Break up big visions into actionable steps…With the right management, an idea that seems vast and insurmountable can become totally achievable.
Katie Schmidt is the founder, owner, and lead designer of Passion Lilie, an ethical fashion company. Started in 2013, the brand is fair trade and has a social mission to empower artisans across the world by creating dignified employment opportunities. Additionally, Passion Lilie is eco-friendly, using sustainable materials throughout the supply chain and committing to environmentally friendly production practices. Passion Lilie is a Fair Trade Federation Member, a Green America Certified Business, and an Ethical Fashion Forum Fellowship 500 Member.
Katie creates all the patterns, designs, and technical drawing for Passion Lilie by hand. She holds an M.S. in Luxury Fashion Management from SKEMA Business School in Sophia Antipolis, France and has extensive experience working as a costume designer and working in the fair trade industry. After traveling to India to help a small workshop become fair trade certified, Katie focused on integrating her artistry with innovative, socially responsible business management practices in her very own fair trade clothing line.
As a designer, Katie is inspired by the colors of the natural world as well as vintage and retro silhouettes. Her vivid prints are also influenced by her passion for ancient Indian artisanal techniques of dyeing and weaving. Katie is passionate about designing clothes for all body types that inspire confidence in the wearer, and she wants to show consumers that clothing can be fashionable, functional, and ethical—all at once.
Where did the idea for your company come from?
In the summer of 2012, I visited a small group of female artisans living in a village on the outskirts of Bhopal, India. These women were providing hand embroidery work for a local workshop. I noticed that they didn’t have a lot of materialistic possessions, and I asked a struggling mother if she could have anything in the world, what would she want? Her answer surprised me and sparked the idea for my business.
The woman very modestly answered, “Happiness and prosperity for my children.” I was so touched by her answer, and I knew I wanted to help her and women like her. I asked the workshop owner if it would be appropriate for me to give her money. He said, “No, they don’t want charity. They want jobs.” That moment changed my life. From then on, I had a new lifelong mission. I went home to New Orleans and began to work. By January of 2013, I had started my very own fair trade business, Passion Lilie.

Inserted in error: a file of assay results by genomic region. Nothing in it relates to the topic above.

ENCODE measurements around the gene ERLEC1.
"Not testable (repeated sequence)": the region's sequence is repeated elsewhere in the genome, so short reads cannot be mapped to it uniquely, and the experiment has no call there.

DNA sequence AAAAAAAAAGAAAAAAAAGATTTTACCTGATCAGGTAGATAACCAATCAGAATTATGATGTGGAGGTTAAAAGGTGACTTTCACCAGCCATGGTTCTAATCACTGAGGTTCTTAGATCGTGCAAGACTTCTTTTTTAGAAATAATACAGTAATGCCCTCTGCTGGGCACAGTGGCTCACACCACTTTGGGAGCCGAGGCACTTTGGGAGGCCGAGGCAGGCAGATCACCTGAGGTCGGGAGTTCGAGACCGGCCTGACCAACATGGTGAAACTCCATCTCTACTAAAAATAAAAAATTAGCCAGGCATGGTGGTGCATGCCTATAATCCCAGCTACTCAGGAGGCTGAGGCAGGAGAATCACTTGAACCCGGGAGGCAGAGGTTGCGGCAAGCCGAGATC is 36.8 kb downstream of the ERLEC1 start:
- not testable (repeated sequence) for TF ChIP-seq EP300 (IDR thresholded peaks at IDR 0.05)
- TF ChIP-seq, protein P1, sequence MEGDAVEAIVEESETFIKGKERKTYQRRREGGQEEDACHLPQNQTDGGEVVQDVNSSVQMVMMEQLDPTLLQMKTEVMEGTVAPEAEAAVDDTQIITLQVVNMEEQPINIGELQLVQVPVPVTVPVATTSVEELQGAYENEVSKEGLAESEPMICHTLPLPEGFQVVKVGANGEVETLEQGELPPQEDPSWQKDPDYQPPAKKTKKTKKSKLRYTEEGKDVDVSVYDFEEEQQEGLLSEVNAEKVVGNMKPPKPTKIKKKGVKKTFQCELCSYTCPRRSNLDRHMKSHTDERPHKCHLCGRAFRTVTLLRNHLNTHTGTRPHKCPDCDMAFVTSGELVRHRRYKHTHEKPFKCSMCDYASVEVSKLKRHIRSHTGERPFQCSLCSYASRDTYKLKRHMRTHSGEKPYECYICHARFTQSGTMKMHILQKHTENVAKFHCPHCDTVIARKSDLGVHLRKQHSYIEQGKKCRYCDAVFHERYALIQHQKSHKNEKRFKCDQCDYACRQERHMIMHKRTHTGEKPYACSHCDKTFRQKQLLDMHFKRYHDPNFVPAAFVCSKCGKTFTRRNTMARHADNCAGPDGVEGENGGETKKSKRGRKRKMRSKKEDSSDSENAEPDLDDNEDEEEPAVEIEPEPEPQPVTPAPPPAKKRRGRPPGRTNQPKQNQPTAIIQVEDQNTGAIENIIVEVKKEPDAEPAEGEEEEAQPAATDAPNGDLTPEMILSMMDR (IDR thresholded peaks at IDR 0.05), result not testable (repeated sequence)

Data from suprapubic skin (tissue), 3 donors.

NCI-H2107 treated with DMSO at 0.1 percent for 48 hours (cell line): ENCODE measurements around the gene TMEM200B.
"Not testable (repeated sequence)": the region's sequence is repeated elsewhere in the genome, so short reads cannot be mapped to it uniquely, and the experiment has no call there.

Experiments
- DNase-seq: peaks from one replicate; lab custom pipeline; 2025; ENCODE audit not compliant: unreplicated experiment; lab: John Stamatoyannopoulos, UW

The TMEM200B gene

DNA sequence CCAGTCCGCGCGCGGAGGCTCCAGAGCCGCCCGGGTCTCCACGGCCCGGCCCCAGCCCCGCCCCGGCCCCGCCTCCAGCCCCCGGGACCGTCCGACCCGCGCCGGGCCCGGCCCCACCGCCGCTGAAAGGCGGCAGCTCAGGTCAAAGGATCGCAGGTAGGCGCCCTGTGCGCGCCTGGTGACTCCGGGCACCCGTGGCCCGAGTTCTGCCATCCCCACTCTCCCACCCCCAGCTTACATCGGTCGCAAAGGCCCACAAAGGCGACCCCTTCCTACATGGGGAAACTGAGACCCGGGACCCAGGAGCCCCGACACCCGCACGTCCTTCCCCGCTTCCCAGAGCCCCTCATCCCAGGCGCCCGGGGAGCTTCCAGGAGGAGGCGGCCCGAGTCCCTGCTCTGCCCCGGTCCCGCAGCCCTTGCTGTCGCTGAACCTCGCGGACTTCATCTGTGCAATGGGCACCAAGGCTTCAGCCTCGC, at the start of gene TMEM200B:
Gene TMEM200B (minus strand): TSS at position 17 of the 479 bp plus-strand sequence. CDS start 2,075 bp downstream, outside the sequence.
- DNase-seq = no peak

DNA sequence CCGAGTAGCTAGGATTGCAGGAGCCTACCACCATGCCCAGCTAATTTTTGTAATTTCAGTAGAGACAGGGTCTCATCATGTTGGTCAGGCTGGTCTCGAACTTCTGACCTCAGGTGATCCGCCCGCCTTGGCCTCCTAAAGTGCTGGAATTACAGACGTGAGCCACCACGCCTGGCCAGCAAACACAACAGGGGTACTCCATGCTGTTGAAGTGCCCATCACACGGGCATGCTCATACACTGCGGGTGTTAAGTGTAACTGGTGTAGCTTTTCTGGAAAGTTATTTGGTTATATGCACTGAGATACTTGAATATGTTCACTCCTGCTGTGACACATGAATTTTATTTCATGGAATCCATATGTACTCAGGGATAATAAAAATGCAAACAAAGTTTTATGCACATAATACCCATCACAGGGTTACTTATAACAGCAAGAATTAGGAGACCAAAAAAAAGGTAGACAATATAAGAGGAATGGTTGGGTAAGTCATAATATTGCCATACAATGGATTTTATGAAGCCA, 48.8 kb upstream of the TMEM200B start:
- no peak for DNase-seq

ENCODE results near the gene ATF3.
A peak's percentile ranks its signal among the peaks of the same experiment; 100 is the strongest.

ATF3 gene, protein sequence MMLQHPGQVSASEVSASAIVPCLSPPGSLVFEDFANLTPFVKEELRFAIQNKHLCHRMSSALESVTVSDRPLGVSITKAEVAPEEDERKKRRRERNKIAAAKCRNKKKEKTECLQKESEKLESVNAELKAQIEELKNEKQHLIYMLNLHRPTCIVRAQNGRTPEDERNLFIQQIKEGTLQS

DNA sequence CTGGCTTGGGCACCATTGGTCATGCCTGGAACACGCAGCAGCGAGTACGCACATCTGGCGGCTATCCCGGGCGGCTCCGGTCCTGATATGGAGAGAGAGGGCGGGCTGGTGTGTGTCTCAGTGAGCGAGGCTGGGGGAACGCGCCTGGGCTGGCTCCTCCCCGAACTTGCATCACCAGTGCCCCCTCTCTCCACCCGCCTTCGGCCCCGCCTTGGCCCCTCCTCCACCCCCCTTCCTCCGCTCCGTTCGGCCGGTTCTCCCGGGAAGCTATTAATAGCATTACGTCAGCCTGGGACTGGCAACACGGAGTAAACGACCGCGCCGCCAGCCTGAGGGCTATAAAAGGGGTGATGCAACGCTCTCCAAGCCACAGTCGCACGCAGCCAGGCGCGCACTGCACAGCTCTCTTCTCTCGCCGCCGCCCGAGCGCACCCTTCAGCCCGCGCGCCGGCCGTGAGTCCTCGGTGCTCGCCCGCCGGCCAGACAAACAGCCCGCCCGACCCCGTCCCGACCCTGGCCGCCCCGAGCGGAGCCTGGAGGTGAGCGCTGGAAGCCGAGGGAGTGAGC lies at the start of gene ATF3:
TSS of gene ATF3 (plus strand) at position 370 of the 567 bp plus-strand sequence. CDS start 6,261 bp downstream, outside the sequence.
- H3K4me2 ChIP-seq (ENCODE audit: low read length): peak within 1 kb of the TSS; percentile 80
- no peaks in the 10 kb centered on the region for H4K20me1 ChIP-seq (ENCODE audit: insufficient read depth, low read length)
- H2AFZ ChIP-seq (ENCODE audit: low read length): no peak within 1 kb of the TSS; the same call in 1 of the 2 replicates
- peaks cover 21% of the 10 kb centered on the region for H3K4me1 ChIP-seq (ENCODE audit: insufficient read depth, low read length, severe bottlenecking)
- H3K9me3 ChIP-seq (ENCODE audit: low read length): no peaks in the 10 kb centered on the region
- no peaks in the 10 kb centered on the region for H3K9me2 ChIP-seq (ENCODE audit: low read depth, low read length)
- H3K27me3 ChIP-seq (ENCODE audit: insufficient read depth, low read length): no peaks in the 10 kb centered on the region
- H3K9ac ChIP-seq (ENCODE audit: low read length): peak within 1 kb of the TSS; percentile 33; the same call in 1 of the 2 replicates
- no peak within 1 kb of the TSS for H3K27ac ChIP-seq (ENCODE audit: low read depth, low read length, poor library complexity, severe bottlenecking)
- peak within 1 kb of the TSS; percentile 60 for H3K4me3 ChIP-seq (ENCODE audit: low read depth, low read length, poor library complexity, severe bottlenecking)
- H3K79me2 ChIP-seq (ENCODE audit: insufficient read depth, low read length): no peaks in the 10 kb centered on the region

What does your typical day look like and how do you make it productive?
A typical day for me revolves around a balance of creative work and business management. I am not a morning person and I know I’m more productive later in the afternoon, so I make a schedule that works best for me. I spend my mornings taking care of business tasks, such as answering emails and managing people both locally and in India. This helps to free up my afternoons for my more creative work. If my team in India has production questions for me, we usually discuss them over the phone in the evening.
How do you bring ideas to life?
The secret is breaking up big visions into actionable steps. Creating a whole fall clothing line, for example, is only possible through setting smaller daily, weekly, and monthly goals. With the right management, an idea that seems vast and insurmountable can become totally achievable.
What’s one trend that excites you?
I think the growing popularity of fair trade products is amazing. People are starting to catch on that we can make a collective impact on the world with something as simple as our individual purchases. Fair trade benefits people on both ends of a transaction. The producers are getting fair wages and genuinely positive working environments, and consumers are getting higher quality products that are made with care.
What is one habit of yours that makes you more productive as an entrepreneur?
I make a clear division between work and relaxation. If you’re still “on” when you’re away from work, you’re not actually getting the chance to decompress. I intentionally structure opportunities to focus on my life outside of Passion Lilie, so I can be more present and effective when I’m working. Time away also helps me clear my head and bring a fresh perspective to the table.
What advice would you give your younger self?
Trust the process. It was a long, unexpected journey from where I started in costume design to where I am now. Each step along the way was like putting together another piece of the puzzle. Everyone is anxious to zoom straight to the finish line, but in reality, you have to figure out where you’re going along the way. I would reassure my younger self that answers will reveal themselves as I pursue my interests and passions.